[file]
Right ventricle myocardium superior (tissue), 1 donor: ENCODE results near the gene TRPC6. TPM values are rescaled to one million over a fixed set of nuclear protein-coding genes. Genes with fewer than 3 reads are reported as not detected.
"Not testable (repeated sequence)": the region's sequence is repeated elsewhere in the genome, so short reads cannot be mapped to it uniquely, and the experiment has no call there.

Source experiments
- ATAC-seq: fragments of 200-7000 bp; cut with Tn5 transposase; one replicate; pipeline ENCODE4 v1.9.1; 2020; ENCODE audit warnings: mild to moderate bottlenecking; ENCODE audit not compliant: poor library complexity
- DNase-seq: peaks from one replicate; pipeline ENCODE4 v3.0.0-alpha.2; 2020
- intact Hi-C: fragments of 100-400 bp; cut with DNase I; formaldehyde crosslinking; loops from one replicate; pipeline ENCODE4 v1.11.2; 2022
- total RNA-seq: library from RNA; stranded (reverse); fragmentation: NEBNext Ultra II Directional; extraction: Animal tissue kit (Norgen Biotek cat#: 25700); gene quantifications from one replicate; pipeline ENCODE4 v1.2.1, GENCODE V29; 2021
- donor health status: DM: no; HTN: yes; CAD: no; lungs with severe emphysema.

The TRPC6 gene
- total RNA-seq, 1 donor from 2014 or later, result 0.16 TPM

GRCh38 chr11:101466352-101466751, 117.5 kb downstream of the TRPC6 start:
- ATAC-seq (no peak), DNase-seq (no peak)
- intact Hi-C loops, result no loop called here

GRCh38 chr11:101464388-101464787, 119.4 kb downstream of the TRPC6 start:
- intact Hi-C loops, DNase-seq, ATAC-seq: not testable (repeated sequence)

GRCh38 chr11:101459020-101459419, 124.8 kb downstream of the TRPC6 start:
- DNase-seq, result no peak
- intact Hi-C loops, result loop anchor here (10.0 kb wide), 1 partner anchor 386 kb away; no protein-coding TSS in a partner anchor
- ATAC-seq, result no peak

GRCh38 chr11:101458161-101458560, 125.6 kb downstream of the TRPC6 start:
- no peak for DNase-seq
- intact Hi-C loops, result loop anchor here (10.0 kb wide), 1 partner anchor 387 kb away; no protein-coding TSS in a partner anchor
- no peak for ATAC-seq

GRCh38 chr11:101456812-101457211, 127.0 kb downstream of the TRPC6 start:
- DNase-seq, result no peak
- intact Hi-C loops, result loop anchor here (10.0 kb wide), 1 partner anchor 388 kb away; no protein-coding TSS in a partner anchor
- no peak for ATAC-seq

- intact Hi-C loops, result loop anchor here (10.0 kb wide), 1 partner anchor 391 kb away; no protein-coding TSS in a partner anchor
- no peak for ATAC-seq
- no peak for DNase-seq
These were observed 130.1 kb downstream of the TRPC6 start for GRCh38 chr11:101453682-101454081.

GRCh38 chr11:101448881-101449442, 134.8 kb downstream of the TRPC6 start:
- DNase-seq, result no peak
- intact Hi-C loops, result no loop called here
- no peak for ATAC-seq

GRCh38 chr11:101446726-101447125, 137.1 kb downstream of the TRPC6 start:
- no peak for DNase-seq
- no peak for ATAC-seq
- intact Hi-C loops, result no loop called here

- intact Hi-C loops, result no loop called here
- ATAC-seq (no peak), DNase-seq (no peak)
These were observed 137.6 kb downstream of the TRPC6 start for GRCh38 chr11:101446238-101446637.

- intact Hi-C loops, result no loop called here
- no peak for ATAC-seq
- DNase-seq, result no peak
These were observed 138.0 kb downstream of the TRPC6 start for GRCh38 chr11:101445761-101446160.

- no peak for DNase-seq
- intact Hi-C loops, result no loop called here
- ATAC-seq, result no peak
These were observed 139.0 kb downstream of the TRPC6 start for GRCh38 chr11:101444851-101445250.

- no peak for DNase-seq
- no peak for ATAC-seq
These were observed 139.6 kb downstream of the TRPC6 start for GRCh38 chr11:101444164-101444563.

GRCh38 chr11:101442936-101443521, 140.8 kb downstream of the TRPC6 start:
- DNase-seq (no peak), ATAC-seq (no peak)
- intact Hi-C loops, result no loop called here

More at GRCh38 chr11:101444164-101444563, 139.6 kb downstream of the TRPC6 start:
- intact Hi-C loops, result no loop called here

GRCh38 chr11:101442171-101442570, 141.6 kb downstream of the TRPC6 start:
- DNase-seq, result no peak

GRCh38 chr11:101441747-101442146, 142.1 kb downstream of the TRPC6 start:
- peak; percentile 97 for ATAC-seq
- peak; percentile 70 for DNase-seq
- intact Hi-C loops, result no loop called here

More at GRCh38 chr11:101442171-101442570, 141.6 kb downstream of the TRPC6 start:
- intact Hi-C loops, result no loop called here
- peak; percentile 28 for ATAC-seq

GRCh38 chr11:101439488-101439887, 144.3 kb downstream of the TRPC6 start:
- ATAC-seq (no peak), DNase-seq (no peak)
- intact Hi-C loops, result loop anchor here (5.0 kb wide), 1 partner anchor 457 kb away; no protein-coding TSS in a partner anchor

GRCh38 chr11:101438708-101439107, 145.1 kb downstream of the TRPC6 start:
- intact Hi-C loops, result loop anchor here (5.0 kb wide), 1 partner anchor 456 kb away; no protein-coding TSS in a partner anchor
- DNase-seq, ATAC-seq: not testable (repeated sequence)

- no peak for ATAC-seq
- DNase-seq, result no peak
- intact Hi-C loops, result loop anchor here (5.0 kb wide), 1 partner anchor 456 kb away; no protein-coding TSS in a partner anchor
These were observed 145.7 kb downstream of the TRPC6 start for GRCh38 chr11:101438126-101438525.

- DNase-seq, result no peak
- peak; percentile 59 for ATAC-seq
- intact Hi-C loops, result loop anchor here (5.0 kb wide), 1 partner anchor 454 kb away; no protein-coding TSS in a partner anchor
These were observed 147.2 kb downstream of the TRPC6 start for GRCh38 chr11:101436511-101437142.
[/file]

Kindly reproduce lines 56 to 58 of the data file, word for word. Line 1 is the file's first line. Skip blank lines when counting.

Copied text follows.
- intact Hi-C loops, result no loop called here

More at GRCh38 chr11:101444164-101444563, 139.6 kb downstream of the TRPC6 start:
- intact Hi-C loops, result no loop called here